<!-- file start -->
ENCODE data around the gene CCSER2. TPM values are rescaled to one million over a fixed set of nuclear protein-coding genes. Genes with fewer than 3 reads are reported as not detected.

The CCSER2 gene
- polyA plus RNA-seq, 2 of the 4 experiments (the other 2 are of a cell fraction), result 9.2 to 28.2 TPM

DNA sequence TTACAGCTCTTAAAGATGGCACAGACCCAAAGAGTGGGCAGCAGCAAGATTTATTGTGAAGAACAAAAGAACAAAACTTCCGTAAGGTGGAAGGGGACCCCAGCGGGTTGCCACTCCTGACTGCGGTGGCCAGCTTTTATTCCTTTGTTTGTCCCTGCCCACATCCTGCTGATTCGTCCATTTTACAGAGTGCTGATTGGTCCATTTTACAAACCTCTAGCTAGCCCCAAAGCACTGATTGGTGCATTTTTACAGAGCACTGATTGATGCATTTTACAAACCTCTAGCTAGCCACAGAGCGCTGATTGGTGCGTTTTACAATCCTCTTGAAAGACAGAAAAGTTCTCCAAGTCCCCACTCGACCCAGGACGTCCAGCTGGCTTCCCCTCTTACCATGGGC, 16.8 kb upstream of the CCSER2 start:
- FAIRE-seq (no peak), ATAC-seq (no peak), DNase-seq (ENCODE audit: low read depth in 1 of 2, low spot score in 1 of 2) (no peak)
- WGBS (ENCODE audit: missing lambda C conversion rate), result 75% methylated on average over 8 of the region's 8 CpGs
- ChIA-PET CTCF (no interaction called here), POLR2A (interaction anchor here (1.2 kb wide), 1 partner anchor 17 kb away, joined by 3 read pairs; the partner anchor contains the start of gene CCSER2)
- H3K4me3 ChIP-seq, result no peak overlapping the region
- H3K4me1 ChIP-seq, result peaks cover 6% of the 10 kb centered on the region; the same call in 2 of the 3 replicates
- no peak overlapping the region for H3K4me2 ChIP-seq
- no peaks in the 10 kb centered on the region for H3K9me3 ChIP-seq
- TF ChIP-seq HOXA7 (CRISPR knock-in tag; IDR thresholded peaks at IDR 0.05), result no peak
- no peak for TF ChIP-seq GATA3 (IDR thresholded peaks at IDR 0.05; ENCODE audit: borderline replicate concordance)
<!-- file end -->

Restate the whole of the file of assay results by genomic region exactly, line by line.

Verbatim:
ENCODE data around the gene CCSER2. TPM values are rescaled to one million over a fixed set of nuclear protein-coding genes. Genes with fewer than 3 reads are reported as not detected.

The CCSER2 gene
- polyA plus RNA-seq, 2 of the 4 experiments (the other 2 are of a cell fraction), result 9.2 to 28.2 TPM

DNA sequence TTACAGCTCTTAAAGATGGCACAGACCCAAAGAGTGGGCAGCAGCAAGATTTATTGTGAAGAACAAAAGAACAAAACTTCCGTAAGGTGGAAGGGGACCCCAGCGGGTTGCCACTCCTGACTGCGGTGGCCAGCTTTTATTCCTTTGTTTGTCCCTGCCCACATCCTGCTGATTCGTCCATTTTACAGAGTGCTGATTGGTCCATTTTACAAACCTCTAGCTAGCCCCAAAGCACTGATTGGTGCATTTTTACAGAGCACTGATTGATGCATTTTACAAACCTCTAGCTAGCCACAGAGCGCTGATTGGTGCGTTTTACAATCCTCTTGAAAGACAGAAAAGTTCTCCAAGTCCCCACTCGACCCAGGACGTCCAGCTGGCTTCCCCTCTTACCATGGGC, 16.8 kb upstream of the CCSER2 start:
- FAIRE-seq (no peak), ATAC-seq (no peak), DNase-seq (ENCODE audit: low read depth in 1 of 2, low spot score in 1 of 2) (no peak)
- WGBS (ENCODE audit: missing lambda C conversion rate), result 75% methylated on average over 8 of the region's 8 CpGs
- ChIA-PET CTCF (no interaction called here), POLR2A (interaction anchor here (1.2 kb wide), 1 partner anchor 17 kb away, joined by 3 read pairs; the partner anchor contains the start of gene CCSER2)
- H3K4me3 ChIP-seq, result no peak overlapping the region
- H3K4me1 ChIP-seq, result peaks cover 6% of the 10 kb centered on the region; the same call in 2 of the 3 replicates
- no peak overlapping the region for H3K4me2 ChIP-seq
- no peaks in the 10 kb centered on the region for H3K9me3 ChIP-seq
- TF ChIP-seq HOXA7 (CRISPR knock-in tag; IDR thresholded peaks at IDR 0.05), result no peak
- no peak for TF ChIP-seq GATA3 (IDR thresholded peaks at IDR 0.05; ENCODE audit: borderline replicate concordance)